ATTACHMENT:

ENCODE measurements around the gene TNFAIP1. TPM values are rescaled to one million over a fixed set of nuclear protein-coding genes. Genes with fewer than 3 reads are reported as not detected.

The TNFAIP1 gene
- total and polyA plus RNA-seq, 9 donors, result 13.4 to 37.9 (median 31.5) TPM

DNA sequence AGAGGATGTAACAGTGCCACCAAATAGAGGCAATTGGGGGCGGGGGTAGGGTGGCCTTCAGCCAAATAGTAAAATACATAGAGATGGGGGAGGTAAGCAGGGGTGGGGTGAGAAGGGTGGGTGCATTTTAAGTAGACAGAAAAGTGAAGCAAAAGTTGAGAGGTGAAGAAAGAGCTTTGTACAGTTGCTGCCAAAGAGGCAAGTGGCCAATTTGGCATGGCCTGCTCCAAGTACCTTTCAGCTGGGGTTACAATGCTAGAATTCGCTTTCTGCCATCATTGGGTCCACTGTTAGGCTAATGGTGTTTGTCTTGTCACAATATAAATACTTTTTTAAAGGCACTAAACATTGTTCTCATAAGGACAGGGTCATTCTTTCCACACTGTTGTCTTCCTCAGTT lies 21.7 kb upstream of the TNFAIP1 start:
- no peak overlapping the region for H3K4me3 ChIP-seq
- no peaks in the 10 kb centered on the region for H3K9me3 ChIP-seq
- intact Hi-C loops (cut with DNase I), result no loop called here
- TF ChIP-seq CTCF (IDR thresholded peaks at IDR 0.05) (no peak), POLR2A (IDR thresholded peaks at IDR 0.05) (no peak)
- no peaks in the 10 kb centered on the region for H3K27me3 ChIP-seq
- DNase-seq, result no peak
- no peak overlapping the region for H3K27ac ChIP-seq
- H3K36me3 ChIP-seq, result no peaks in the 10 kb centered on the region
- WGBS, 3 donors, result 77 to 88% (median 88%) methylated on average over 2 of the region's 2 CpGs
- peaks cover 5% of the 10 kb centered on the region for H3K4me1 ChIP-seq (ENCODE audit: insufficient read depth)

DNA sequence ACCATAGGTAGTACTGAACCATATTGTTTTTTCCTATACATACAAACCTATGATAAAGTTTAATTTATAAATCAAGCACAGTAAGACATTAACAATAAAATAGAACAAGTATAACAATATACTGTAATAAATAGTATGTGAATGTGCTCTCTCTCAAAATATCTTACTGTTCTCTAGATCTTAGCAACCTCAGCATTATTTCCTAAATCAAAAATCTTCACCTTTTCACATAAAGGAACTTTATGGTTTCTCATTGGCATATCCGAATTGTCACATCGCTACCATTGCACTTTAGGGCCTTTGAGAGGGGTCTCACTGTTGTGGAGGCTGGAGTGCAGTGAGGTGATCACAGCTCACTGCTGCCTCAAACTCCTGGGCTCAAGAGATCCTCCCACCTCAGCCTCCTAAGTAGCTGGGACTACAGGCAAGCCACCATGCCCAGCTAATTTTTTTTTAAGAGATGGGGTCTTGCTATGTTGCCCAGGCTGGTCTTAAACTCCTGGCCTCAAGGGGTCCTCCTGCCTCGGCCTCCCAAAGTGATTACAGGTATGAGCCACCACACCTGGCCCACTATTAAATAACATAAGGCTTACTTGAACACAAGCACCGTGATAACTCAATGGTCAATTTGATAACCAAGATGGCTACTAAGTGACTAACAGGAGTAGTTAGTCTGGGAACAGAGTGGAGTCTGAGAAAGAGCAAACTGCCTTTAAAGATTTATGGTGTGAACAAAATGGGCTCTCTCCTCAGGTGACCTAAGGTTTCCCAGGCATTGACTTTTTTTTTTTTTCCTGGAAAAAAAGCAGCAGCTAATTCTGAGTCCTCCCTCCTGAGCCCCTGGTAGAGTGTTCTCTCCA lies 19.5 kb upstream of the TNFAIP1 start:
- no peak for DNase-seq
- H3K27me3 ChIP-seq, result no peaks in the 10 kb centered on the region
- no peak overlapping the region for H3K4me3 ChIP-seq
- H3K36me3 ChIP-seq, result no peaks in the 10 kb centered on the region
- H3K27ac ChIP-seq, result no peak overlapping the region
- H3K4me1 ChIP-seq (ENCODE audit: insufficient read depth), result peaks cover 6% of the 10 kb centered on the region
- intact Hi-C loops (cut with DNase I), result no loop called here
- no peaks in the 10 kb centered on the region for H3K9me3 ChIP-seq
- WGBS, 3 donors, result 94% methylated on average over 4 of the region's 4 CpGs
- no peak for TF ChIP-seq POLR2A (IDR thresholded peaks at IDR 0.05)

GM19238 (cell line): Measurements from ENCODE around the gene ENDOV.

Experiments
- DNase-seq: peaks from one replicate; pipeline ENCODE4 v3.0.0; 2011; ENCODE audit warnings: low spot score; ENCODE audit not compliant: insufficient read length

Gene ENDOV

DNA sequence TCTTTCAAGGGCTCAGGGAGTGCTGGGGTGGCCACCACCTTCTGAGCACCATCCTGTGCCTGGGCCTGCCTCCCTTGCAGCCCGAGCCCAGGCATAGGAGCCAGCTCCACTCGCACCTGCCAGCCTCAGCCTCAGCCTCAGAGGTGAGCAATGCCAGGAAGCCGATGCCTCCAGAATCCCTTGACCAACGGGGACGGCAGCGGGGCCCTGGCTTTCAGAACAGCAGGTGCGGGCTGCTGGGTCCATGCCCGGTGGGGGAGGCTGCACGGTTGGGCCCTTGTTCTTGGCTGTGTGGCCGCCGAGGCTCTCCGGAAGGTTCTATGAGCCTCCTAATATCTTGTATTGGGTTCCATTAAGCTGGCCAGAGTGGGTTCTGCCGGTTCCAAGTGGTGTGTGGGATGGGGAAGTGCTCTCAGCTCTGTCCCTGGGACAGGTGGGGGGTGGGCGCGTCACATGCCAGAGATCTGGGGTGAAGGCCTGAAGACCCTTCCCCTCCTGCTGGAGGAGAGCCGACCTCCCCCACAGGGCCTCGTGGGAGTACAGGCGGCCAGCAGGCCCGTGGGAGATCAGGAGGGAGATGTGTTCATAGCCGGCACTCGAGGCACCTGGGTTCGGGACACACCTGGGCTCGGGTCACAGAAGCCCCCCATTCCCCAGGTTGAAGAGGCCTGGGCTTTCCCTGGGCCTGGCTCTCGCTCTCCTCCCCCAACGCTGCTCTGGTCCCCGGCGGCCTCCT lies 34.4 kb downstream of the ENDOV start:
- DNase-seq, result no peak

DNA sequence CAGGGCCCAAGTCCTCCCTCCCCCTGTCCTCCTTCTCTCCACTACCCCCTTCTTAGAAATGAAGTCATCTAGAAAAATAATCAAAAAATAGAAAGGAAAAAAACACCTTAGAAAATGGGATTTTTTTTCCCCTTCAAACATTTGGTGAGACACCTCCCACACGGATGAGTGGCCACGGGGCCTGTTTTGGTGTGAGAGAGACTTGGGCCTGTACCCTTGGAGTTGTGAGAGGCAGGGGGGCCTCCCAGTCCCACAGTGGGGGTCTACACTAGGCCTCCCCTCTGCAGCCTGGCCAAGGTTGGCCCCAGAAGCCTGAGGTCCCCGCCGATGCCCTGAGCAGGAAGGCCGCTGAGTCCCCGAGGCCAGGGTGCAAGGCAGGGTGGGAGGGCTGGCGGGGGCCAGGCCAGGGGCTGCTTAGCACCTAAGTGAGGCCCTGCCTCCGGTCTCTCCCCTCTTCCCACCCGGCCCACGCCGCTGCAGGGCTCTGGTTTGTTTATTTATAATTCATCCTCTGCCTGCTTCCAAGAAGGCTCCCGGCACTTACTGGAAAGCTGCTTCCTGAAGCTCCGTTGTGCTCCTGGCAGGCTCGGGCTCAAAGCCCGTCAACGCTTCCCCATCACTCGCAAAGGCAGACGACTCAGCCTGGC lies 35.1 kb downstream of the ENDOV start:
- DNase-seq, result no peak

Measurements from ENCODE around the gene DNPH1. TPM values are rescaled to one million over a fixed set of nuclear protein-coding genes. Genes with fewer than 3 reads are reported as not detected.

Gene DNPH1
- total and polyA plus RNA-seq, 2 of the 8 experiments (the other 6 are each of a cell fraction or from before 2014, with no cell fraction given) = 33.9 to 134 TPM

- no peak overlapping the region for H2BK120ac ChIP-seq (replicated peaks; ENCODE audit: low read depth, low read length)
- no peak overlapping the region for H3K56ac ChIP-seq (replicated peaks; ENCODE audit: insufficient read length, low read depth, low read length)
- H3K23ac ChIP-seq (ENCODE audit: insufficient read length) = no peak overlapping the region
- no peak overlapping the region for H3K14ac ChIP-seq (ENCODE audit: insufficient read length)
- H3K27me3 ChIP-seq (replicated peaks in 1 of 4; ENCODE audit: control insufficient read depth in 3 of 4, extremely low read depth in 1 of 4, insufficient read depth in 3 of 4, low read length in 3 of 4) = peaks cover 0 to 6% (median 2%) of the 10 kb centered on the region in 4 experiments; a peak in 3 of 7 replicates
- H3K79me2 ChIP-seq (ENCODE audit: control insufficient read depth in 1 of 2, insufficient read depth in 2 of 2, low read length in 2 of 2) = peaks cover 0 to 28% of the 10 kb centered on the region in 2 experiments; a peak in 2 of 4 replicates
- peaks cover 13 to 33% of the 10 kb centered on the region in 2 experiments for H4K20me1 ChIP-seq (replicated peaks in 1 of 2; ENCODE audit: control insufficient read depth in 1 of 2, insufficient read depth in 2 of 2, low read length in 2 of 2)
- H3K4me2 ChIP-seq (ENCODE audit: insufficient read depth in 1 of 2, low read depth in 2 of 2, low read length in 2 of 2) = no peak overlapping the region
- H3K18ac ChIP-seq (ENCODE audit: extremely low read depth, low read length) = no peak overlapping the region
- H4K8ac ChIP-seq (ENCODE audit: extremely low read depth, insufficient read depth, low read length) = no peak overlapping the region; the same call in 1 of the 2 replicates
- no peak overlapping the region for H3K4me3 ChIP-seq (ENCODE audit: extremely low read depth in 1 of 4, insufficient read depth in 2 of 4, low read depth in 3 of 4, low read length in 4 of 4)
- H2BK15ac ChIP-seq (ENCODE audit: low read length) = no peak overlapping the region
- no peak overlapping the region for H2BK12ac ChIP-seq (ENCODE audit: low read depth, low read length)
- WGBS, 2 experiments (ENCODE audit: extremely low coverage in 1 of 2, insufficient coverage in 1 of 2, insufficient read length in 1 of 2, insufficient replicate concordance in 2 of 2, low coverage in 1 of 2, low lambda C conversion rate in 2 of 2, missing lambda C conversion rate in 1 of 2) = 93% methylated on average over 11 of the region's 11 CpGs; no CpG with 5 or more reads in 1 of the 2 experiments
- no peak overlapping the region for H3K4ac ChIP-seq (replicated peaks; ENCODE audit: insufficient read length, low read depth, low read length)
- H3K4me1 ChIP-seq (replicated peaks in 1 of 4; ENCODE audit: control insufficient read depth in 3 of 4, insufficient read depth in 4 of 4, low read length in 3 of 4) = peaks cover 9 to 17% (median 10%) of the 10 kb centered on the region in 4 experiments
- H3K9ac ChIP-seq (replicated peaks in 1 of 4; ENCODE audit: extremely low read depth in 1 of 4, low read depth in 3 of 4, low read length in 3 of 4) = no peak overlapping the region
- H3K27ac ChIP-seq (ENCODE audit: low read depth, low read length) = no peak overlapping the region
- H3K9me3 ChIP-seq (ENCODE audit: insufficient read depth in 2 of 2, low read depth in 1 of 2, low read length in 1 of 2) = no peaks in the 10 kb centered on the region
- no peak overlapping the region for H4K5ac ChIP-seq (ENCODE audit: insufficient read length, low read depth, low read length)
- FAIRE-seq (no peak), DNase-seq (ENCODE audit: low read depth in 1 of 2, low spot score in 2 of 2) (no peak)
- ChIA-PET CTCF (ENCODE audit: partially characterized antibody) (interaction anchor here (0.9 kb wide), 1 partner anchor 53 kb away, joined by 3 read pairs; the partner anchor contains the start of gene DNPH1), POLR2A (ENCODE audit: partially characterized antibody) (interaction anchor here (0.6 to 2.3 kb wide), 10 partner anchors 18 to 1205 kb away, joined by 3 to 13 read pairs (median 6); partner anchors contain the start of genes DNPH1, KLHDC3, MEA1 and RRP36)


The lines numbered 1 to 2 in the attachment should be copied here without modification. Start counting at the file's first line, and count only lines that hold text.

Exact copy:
ENCODE measurements around the gene TNFAIP1. TPM values are rescaled to one million over a fixed set of nuclear protein-coding genes. Genes with fewer than 3 reads are reported as not detected.

The TNFAIP1 gene